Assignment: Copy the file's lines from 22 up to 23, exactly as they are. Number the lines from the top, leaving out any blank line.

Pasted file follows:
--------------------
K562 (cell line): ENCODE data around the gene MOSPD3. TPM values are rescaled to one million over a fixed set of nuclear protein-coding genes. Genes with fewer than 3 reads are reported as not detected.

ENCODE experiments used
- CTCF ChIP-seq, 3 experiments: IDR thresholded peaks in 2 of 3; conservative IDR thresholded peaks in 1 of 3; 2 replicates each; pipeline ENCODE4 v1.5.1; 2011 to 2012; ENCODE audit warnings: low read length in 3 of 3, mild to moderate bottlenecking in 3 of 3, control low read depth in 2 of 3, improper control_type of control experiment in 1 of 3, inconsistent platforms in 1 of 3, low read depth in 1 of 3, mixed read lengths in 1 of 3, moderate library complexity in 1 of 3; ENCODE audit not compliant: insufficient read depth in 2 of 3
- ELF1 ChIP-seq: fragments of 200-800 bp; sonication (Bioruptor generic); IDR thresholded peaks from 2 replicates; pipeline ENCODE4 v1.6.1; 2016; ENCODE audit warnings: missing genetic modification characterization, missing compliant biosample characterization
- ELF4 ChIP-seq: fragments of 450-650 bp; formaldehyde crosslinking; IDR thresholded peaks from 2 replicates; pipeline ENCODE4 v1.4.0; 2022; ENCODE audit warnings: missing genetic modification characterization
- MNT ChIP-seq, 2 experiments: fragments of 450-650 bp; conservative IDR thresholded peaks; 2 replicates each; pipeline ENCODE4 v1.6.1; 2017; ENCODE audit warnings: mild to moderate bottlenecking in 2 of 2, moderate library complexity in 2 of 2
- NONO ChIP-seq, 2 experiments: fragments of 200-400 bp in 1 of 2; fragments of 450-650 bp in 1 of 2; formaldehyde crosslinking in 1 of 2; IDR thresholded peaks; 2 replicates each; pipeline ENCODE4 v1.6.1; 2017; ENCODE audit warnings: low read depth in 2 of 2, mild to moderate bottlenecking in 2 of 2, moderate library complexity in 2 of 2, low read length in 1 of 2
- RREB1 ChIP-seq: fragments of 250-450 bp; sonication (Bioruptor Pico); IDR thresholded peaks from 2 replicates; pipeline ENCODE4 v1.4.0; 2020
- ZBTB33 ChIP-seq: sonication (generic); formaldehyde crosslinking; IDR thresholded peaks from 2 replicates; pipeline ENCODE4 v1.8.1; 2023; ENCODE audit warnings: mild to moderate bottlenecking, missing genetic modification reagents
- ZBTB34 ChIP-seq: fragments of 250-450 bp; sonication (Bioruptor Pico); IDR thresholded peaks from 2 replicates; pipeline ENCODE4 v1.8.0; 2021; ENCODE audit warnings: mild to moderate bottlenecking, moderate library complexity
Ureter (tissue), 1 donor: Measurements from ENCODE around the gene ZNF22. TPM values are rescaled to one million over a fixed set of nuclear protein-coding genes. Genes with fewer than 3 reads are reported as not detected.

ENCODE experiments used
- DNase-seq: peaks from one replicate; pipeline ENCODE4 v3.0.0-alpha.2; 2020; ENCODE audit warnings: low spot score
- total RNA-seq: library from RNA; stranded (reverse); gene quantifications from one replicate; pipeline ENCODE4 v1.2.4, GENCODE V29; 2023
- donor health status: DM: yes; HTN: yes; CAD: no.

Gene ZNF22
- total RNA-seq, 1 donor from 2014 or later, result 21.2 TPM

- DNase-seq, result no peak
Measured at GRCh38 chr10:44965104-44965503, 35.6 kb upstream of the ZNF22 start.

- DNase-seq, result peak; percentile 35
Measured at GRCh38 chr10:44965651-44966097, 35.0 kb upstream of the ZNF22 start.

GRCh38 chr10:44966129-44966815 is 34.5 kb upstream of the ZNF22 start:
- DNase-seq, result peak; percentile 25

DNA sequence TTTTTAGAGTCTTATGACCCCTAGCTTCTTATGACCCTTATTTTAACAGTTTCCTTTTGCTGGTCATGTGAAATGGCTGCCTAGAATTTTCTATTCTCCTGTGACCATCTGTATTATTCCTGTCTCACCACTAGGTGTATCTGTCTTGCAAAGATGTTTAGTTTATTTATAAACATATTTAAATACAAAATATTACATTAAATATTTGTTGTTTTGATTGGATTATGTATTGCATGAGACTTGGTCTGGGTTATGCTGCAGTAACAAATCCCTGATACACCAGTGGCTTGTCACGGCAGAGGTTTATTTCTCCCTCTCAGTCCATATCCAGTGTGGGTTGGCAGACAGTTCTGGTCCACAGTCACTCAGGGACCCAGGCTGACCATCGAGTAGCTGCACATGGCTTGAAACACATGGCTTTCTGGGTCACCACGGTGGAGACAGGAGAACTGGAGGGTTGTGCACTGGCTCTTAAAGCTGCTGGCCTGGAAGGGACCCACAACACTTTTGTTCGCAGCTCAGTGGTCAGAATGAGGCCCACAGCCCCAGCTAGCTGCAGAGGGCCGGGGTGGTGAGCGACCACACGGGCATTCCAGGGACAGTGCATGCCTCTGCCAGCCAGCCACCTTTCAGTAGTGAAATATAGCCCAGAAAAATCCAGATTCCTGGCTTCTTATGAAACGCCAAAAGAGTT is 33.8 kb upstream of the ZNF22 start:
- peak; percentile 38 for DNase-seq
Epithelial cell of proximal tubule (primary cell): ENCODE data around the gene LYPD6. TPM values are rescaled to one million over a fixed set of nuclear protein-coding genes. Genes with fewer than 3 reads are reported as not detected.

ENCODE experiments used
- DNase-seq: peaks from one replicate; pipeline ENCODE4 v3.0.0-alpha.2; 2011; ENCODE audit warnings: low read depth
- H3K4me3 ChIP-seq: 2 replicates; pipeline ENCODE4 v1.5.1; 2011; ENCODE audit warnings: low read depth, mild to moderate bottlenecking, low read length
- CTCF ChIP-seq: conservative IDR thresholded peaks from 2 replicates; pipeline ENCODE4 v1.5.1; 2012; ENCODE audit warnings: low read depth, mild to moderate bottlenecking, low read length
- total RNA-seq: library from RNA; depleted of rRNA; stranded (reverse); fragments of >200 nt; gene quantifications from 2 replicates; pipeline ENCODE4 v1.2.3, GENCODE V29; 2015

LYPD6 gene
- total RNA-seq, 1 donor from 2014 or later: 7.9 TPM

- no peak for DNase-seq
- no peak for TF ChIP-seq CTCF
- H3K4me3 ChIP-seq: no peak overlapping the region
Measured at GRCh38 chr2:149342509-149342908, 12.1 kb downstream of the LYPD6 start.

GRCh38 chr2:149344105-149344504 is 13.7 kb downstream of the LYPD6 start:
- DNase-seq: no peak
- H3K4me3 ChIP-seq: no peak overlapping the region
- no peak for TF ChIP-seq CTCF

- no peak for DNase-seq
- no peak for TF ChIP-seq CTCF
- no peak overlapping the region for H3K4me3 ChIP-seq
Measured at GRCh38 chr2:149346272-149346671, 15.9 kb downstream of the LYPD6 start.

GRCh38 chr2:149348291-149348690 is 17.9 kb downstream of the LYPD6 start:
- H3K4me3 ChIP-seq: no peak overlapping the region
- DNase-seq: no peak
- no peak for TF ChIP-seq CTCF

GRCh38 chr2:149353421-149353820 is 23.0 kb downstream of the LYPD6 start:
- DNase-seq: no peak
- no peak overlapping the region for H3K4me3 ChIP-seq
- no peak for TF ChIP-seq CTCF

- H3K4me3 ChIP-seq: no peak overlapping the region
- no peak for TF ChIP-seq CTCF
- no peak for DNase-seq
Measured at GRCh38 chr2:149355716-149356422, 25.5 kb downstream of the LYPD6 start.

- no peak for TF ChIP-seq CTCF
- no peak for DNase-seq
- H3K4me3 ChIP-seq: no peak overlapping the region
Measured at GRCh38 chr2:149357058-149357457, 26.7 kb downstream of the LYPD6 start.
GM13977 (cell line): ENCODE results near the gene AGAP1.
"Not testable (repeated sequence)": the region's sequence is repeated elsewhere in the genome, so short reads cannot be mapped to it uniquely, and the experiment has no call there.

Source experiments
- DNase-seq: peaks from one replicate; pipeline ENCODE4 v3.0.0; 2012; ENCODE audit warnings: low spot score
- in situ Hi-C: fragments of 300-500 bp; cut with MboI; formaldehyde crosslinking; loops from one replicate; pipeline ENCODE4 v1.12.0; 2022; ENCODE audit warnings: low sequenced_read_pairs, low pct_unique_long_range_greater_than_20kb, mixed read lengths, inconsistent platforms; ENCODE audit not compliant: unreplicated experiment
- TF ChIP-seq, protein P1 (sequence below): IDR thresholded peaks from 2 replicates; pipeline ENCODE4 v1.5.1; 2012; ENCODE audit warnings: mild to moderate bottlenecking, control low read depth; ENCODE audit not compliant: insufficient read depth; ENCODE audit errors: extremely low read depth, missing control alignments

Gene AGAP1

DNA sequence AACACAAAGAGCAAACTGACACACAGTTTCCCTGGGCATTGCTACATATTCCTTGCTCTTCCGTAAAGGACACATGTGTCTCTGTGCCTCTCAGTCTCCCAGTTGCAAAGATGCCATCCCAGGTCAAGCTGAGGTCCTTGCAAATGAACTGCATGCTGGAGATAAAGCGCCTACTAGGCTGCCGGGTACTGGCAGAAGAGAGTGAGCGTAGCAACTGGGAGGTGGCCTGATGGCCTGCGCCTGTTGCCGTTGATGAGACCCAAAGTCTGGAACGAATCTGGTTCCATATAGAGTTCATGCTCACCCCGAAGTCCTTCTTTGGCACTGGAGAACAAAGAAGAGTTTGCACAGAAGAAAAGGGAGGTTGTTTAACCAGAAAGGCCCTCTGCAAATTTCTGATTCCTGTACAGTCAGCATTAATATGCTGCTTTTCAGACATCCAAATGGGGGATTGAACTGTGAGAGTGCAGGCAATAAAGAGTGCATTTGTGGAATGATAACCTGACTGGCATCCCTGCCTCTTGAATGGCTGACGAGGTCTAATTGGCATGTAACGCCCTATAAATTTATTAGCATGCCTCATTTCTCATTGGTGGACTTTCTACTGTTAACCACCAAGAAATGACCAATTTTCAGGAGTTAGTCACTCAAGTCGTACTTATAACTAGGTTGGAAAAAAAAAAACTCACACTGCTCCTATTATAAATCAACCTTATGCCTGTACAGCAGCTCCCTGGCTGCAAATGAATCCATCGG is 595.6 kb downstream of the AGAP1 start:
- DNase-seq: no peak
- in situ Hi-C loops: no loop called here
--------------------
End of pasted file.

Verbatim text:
GRCh38 chr10:44966129-44966815 is 34.5 kb upstream of the ZNF22 start:
- DNase-seq, result peak; percentile 25